Life In London
Welcome to... Bloomsbury
Welcome to your new home!
We have put together a list of some of the best things about the area.
Bloomsbury is historically famous for its educational establishments. It is home to Senate House and the main library of the University of London, UCL, Birkbeck College, Institute of Education, London School of Hygiene and Tropical Medicine, School of Pharmacy, School of Oriental and African Studies (SOAS), and the London campuses of several American colleges including the University of California, University of Delaware, Florida State University, Syracuse University and New York University.
The Bloomsbury area is well known for its literary inhabitants, among them T.S. Eliot and Virginia Woolf. Look around for London’s famous blue plaques on buildings - they honour the notable men and women who have lived or worked in them. For example, walking past UCL you can see that Charles Darwin used to live there and the building next to Gordon Square was once home of John Maynard Keynes.
Bloomsbury has a bunch of lovely green spaces to offer - just step outside of IH and you will find yourself in front of Brunswick Square. Exploring the area you will find also Russel Sq, Tavistock Sq, Gordon Sq, Queen Sq, and Bloomsbury Square has a small circular garden surrounded by Georgian buildings.
Walking down on Marchmont Street, you will find an interesting trio of independent outlets. Nearby UCL are also Waterstones and Treadwell's Books. A 13-minute walk from IH is the British Library - the largest library in the world by the number of items catalogued with a well over 170 million items from many countries. It is also a home to the Sir John Ritblat Gallery: Treasures of the British Library, where some of the most significant world treasures can be seen for free, including Magna Carta, Shakespeare’s First Folio, Lewis Carroll’s manuscripts of Alice’s Adventures Under Ground, Beatles lyrics handwritten by John Lennon, and drawings on pages from Leonardo’s Da Vinci’s Notebook.
Museums & galleries.
Just a short walk from IH is the British Museum. Its remarkable collection spans over two million years of human history. World-famous objects such as the Rosetta Stone, Parthenon sculptures, and Egyptian mummies are only a small part of the vast permanent collection. Also in Bloomsbury is the Foundling Museum, which tells the story of the Foundling Hospital opened for unwanted children in Georgian London, the Charles Dickens Museum, the Petrie Museum of Egyptian Archaeology, the Grant Museum of Zoology and the Cartoon Museum. Some of the art galleries in the area are the Austin Desmond Fine Art Gallery, Brunei Gallery, Langham Gallery, and October Gallery.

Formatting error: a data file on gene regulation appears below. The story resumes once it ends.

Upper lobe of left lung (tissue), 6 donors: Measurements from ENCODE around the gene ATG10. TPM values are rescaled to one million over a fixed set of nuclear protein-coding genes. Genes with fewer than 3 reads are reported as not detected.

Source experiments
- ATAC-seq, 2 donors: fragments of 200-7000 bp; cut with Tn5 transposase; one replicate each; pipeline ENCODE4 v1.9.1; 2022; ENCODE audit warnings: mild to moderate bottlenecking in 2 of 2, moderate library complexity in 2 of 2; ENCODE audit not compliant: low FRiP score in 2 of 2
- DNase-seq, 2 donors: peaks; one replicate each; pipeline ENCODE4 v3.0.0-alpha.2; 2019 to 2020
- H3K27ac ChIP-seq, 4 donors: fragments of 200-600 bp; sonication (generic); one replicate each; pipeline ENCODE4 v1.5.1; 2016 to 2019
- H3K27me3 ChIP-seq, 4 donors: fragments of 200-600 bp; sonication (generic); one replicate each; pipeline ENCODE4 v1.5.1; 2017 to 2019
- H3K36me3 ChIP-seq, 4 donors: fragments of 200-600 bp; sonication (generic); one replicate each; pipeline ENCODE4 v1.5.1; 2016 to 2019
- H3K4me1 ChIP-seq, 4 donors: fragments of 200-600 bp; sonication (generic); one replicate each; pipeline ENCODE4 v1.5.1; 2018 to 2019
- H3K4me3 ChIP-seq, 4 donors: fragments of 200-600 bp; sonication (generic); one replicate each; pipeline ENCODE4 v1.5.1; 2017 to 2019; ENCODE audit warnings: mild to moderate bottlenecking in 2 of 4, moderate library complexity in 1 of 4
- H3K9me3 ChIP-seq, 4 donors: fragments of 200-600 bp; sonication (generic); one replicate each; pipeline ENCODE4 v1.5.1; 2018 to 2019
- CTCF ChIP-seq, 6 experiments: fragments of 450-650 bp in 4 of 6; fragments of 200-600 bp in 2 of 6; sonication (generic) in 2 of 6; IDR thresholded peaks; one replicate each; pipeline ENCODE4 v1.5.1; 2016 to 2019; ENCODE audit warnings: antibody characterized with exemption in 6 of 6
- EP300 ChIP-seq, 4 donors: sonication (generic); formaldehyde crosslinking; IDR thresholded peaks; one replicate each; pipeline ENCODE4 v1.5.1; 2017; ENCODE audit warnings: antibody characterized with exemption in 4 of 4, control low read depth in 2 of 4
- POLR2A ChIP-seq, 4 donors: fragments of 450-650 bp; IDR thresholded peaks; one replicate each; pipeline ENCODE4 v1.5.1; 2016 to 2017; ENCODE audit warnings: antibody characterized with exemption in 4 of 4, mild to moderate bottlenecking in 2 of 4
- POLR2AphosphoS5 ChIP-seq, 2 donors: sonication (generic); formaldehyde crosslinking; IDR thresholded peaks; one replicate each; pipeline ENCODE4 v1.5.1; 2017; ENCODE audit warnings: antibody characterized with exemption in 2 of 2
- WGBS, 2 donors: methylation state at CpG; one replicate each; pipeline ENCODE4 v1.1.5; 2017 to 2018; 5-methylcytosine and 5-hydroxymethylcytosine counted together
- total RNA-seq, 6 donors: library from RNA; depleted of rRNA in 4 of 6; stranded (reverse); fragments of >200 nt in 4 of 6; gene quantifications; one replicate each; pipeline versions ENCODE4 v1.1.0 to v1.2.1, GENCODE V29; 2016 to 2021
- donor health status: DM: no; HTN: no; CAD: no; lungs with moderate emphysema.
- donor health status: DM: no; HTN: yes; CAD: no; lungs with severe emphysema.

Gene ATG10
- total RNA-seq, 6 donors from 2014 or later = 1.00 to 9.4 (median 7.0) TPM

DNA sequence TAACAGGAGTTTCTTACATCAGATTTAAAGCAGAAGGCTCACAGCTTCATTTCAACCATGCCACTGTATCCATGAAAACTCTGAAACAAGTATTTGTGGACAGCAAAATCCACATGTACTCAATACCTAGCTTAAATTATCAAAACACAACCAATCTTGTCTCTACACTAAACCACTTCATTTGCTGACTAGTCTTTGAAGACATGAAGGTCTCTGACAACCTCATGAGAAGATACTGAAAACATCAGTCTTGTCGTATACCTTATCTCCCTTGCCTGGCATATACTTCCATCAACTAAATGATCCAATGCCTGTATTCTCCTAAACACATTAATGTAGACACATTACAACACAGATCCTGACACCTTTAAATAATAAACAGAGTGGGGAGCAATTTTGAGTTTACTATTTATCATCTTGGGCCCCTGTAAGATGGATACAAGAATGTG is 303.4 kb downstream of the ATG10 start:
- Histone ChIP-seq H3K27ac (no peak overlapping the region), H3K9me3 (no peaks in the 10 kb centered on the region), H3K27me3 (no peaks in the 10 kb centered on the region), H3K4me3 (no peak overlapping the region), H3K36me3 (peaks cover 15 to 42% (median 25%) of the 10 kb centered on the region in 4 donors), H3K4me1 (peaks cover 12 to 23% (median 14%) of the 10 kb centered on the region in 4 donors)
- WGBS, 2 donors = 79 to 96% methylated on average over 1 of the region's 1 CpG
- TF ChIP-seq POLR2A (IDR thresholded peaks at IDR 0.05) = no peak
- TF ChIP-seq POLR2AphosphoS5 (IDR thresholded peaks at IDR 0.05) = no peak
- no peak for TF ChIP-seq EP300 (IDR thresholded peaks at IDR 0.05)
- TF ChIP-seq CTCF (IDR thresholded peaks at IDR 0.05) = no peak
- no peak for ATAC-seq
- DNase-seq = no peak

© Unsplash photo
Bloomsbury Theatre, owned by University College London, stages both student and professional productions. Dominion Theatre is a large London theatre that tends to show mainstream blockbuster-type musical productions. Cinemas nearby are Curzon in the Brunswick Centre, Odeon on Tottenham Court Rd, and Birkbeck cinema on Gordon Sq.
Pubs & food.
In the area, there are plenty of pubs, such as The Marquis Cornwallis and Lord John Russel, as well restaurants offering a great diversity - Mediterranean, Middle Eastern, Asian, European with a number of vegetarian, vegan and gluten-free options.
It usually happens at the end of October and brings five days of artistic, scientific and literary events, immersive exhibitions and performances in unusual locations. The free festival is a celebration of the local area, partnering with galleries, libraries and museums.
King’s Cross is where students of Hogwarts School of Witchcraft and Wizardry catch the Hogwarts Express. Platforms 9 and 10 are separated by tracks, but you can find a platform 9¾ on the wall in the station concourse. Look out for a luggage trolley embedded in the wall, and you can pretend you are off to start your magical school journey! In the Harry Potter shop, you can find wands, time turners, and Horcruxes.
Now, all you need to do is go and explore. Enjoy!
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